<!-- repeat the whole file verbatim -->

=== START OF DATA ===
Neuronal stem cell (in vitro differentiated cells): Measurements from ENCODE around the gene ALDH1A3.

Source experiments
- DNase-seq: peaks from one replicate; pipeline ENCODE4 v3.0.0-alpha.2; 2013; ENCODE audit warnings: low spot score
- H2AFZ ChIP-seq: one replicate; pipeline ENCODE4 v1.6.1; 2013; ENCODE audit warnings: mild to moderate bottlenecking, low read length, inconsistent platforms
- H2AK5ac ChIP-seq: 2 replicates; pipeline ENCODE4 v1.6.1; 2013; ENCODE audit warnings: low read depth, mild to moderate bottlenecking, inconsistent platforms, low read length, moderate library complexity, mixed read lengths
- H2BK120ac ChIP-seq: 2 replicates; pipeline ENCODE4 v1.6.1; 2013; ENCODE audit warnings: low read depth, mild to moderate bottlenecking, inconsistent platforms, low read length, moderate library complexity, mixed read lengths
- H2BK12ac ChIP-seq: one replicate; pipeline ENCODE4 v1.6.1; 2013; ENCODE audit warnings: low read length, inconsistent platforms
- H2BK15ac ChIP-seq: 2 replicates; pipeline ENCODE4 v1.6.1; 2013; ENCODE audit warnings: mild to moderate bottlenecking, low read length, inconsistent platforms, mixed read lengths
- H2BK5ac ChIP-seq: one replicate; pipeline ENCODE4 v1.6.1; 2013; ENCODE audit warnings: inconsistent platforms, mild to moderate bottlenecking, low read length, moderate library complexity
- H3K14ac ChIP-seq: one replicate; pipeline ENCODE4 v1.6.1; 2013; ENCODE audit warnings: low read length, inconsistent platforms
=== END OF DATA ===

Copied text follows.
Neuronal stem cell (in vitro differentiated cells): Measurements from ENCODE around the gene ALDH1A3.

Source experiments
- DNase-seq: peaks from one replicate; pipeline ENCODE4 v3.0.0-alpha.2; 2013; ENCODE audit warnings: low spot score
- H2AFZ ChIP-seq: one replicate; pipeline ENCODE4 v1.6.1; 2013; ENCODE audit warnings: mild to moderate bottlenecking, low read length, inconsistent platforms
- H2AK5ac ChIP-seq: 2 replicates; pipeline ENCODE4 v1.6.1; 2013; ENCODE audit warnings: low read depth, mild to moderate bottlenecking, inconsistent platforms, low read length, moderate library complexity, mixed read lengths
- H2BK120ac ChIP-seq: 2 replicates; pipeline ENCODE4 v1.6.1; 2013; ENCODE audit warnings: low read depth, mild to moderate bottlenecking, inconsistent platforms, low read length, moderate library complexity, mixed read lengths
- H2BK12ac ChIP-seq: one replicate; pipeline ENCODE4 v1.6.1; 2013; ENCODE audit warnings: low read length, inconsistent platforms
- H2BK15ac ChIP-seq: 2 replicates; pipeline ENCODE4 v1.6.1; 2013; ENCODE audit warnings: mild to moderate bottlenecking, low read length, inconsistent platforms, mixed read lengths
- H2BK5ac ChIP-seq: one replicate; pipeline ENCODE4 v1.6.1; 2013; ENCODE audit warnings: inconsistent platforms, mild to moderate bottlenecking, low read length, moderate library complexity
- H3K14ac ChIP-seq: one replicate; pipeline ENCODE4 v1.6.1; 2013; ENCODE audit warnings: low read length, inconsistent platforms